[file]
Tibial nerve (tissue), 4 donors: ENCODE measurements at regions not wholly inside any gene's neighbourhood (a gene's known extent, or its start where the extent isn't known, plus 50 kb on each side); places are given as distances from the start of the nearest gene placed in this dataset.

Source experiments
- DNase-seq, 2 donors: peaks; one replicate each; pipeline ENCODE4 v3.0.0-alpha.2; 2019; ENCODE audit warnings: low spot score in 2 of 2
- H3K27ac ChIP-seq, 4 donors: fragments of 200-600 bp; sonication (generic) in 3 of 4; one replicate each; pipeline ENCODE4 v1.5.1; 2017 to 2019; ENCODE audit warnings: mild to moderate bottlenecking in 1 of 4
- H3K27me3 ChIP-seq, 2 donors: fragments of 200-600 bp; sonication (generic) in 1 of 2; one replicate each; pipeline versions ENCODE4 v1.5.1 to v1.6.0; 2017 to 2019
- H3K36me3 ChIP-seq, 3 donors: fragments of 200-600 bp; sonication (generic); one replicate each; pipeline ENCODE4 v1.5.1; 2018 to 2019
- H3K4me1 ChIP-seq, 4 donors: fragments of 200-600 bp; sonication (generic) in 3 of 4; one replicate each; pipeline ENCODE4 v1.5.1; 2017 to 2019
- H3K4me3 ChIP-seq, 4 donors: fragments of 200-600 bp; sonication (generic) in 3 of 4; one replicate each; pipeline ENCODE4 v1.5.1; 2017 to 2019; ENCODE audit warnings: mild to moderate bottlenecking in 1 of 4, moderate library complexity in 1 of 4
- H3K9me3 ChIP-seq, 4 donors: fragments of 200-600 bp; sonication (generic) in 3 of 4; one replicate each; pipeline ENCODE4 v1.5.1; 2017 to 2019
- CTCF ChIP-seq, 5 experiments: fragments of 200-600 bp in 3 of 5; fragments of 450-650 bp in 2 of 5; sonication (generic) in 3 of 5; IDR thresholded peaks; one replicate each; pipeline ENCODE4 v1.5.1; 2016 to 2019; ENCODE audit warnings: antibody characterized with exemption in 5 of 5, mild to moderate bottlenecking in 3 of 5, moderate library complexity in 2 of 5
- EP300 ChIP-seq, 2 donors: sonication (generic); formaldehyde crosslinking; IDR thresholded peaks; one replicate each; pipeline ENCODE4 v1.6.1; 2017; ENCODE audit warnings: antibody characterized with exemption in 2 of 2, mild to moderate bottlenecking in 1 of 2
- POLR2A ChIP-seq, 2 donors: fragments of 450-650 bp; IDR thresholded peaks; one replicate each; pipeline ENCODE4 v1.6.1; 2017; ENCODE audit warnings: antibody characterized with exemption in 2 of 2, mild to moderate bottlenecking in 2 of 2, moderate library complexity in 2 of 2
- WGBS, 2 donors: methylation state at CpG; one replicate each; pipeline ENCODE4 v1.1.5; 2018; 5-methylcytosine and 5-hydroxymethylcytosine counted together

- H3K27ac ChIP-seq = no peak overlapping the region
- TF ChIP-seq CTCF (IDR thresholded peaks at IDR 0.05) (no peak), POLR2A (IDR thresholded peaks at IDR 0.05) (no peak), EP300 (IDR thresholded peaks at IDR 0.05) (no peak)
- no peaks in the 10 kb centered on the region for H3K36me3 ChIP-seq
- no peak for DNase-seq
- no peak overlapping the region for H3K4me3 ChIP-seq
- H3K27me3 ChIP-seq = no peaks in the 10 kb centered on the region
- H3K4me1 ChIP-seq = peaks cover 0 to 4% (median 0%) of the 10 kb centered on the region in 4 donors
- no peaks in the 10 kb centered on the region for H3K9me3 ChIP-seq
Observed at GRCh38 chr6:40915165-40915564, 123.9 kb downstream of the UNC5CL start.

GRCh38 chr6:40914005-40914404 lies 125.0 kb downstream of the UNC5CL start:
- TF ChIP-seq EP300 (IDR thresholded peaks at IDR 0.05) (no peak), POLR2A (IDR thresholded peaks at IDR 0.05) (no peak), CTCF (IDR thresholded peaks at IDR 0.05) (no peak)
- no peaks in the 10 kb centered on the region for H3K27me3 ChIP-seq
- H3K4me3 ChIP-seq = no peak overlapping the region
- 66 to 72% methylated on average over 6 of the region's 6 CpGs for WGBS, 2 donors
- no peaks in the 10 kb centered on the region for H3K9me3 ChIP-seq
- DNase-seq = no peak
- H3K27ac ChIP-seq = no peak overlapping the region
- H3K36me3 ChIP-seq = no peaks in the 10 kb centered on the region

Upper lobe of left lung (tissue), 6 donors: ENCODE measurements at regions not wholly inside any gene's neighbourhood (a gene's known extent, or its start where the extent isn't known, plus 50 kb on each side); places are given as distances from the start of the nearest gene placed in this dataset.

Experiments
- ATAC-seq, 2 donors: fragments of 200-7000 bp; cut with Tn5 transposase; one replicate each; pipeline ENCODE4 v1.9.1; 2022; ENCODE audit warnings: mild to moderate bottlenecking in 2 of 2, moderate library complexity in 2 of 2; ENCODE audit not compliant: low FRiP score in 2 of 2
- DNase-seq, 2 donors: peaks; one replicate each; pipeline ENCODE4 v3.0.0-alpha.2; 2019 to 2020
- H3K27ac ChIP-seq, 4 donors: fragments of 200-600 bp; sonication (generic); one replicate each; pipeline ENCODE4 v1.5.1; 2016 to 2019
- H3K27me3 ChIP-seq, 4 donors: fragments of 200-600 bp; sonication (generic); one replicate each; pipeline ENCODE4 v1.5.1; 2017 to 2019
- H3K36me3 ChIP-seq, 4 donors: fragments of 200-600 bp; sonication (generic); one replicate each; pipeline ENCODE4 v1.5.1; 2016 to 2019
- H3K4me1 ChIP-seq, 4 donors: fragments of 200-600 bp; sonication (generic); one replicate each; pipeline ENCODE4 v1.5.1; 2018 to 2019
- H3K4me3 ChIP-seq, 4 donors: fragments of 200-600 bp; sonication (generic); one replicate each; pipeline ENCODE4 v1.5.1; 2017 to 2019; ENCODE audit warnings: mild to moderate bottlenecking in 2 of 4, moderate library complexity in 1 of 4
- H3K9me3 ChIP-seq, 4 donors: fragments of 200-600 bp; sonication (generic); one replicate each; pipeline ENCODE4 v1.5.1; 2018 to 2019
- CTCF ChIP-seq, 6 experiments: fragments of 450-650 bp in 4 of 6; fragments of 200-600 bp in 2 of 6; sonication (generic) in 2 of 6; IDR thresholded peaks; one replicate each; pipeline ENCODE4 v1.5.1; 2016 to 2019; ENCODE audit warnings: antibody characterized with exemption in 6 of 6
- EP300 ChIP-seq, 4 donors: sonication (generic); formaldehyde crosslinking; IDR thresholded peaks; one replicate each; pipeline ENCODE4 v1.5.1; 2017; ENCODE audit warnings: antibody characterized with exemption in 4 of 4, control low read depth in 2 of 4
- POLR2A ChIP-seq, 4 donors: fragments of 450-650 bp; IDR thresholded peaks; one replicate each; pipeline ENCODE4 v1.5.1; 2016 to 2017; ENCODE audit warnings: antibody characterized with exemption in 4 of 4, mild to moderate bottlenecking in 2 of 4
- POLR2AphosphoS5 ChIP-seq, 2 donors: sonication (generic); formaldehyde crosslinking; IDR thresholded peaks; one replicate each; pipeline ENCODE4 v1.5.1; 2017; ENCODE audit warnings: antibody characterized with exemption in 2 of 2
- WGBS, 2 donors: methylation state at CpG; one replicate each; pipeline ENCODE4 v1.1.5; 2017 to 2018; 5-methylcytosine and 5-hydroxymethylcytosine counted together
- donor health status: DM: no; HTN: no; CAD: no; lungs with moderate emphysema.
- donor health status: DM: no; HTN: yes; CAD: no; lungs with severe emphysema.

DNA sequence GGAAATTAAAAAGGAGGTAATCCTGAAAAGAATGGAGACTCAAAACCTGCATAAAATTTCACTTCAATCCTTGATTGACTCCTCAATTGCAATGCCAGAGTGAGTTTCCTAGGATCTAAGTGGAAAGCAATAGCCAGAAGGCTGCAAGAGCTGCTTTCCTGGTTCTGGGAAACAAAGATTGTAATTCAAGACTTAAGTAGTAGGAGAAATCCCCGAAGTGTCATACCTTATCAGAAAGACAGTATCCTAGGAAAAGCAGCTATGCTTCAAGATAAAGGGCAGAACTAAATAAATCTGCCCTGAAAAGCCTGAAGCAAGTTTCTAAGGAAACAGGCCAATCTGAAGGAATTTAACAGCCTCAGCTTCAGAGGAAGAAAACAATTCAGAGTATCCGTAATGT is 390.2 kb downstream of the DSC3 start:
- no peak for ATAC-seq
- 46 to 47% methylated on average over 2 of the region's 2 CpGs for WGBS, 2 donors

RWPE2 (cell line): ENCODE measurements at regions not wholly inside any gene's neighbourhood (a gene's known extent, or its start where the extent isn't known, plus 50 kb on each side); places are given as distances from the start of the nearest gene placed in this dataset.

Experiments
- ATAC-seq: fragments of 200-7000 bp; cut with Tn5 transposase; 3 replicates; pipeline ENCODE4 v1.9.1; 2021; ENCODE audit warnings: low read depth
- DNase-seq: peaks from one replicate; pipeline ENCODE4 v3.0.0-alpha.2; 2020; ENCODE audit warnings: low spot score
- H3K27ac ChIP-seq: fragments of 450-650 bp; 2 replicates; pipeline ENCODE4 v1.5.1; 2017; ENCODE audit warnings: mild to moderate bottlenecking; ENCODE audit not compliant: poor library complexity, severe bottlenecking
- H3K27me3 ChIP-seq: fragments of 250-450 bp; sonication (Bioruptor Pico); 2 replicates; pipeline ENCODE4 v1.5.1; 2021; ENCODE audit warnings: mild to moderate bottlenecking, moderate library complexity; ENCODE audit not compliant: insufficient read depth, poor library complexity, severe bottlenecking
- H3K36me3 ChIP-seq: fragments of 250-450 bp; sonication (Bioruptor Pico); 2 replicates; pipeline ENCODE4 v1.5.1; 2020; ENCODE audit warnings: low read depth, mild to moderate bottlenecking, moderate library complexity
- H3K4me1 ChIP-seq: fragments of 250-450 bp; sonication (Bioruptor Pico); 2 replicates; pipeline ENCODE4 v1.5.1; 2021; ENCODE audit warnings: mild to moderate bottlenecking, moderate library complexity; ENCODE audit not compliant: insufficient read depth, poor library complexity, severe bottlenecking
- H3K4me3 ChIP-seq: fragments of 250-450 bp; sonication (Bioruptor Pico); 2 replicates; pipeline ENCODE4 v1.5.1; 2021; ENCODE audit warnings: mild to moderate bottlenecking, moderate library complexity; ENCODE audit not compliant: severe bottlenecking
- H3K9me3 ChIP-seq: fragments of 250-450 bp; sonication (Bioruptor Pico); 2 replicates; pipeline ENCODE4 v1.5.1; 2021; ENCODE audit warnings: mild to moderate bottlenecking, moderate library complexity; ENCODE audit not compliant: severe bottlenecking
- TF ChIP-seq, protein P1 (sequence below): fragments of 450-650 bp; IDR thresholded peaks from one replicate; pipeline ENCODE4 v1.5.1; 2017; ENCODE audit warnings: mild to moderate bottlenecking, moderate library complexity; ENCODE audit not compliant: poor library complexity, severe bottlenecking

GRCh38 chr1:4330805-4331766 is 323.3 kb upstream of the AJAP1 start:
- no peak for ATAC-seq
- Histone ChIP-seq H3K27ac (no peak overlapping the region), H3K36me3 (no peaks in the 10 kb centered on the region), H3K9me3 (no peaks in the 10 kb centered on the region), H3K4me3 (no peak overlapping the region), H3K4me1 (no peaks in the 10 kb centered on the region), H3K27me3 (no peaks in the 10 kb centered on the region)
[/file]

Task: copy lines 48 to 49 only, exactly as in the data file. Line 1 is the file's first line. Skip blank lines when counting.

- donor health status: DM: no; HTN: yes; CAD: no; lungs with severe emphysema.

DNA sequence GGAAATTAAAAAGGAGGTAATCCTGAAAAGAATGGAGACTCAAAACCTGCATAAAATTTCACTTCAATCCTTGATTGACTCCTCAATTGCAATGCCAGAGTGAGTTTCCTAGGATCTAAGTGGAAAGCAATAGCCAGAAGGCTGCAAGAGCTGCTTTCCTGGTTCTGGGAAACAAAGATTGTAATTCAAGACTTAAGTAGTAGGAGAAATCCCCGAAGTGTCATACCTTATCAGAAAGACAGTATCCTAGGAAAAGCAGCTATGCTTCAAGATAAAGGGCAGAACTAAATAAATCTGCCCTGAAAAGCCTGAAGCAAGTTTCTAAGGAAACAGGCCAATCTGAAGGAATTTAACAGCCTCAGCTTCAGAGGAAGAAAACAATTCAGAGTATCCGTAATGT is 390.2 kb downstream of the DSC3 start: